Works in Progress

COVID Characters: Part IV

“History has remembered the kings and warriors, because they destroyed; art has remembered the people, because they created.” – William Morris

In a little over a week,  according to the ArcGIS map here, the COVID cases around the world have reached an astonishing 3,386,519. At this point, the numbers are becoming numbing, and citizens have settled into their new norms, as the US scrambles to care for a staggering 1,115,848 [known] cases.

There are many perspectives at play among the citizens of our world right now, with regard to whether businesses should remain closed or find ways to transition into a partially-open state, or reopen altogether, even in light of many areas continuing to rise in cases. There have been riots, legally-armed protests, and arguing at every level. But one things remains true, no matter what the opinions are around them: we are living in a time where some of the most well known, highly visited, densely-populated areas are either mostly empty or being re-imagined for use in ways that benefit a socially-distanced public. And in this time, air pollution is going down, pedestrians are slowing down and taking to the streets instead of vehicles. Subways in NewYork are closing at night for cleanings, and their passengers are now doing a quick bit of mental calculus as they size up the logistics for transit usage with the least personal risks. Etc, etc, etc. I could go on forever about the things we’re seeing develop as new norm life hacks. 

But people adapt – it’s what we do, and we do it well.

I think it’s absolutely fascinating that amid destruction and plague, fear and in some cases, desperation, we’re also seeing pollution clearing very quickly from above our cities, and we’re seeing people rise up together to care for one another. People offer to pick up necessities for neighbors; they dress up to go to Zoom weddings, proms, and other virtual events to cheer each other on in life’s milestone moments. Artists have sung from their living rooms to cheer up a nation and raise funds to feed the hungry; famous DJ’s are hosting online parties; personal trainers and musicians have led group classes for their neighbors who are on lock-down; playwrights like Lin Manuel Miranda have cheered students by reformatting their knowledge to fit the virtual education space, as you can see here in Lin’s AP History class, hosted this week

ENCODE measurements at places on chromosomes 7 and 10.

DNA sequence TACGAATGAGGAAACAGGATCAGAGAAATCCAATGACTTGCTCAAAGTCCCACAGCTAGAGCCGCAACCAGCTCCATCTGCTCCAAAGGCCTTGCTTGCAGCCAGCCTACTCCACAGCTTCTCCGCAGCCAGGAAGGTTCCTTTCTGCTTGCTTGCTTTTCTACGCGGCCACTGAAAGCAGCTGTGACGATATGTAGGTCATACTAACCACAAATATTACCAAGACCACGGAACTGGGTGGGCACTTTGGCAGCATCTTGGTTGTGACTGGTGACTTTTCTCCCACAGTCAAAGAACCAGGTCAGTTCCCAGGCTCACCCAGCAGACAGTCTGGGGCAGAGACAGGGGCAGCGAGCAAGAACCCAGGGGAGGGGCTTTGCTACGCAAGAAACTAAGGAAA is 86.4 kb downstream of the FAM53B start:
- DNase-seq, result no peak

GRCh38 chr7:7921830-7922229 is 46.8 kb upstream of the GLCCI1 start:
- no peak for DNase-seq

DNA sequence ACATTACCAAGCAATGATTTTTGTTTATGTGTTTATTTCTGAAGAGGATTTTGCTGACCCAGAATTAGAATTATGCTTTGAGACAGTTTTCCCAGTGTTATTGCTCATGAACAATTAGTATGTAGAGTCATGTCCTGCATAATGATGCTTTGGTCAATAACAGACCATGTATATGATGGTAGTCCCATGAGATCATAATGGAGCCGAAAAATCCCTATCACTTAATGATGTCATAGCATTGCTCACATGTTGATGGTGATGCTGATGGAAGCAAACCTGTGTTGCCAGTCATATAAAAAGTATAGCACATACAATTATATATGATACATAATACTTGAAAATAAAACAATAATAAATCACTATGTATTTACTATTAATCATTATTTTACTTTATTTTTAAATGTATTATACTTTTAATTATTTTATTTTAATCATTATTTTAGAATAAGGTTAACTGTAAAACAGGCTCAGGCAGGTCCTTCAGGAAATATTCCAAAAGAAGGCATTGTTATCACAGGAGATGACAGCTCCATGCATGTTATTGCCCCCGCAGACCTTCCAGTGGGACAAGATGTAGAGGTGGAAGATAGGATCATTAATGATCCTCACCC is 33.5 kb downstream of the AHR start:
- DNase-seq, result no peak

If you grew up watching Mr. Rogers, you’ll remember that he always says to look for the helpers in a crisis. “Because if you look for the helpers, you’ll know that there’s hope.” I am finding that this is true as I observe and absorb this crazy world around me.

COVID Characters: Harry Hedgie
COVID Characters: Bored-walk Piper

“COVID Characters: Harry Hedgie”

Harry Hedgie is a nervous fellow. He’s not one you’d consider to be low-maintenance, and so, as one would expect, during a situation where all shops are closed except for essentials, he’s finding that his desire to get those overgrown bangs out of his eyes and take care of his dark roots is getting the best of him. He’s left alone to take matters into his own hands, even to the dismay of his family and friends, so he throws caution to the wind – along with the hastily snipped remnants of his bangs. This character references a common experience we’re all having now – to box-dye or not to dye, that is the question of the month.

“COVID Characters: Bored-walk Piper”

With beaches and shops closed, and tourism taking a huge hit, one does have to wonder what sort of utopia the creatures of those places must have set up by now. Are they waiting for abandoned donuts or churro crumbs or popcorn droppings from their careless seasonal visitors? Or are they resuming their rightful places as owners of those natural landmarks? Perhaps humans will find that once the bans are lifted and we transition slowly back into normal activities, the seagulls, sandpipers, crabs and more will be waiting for us with a whole new economy set up and waiting for us. 🙂

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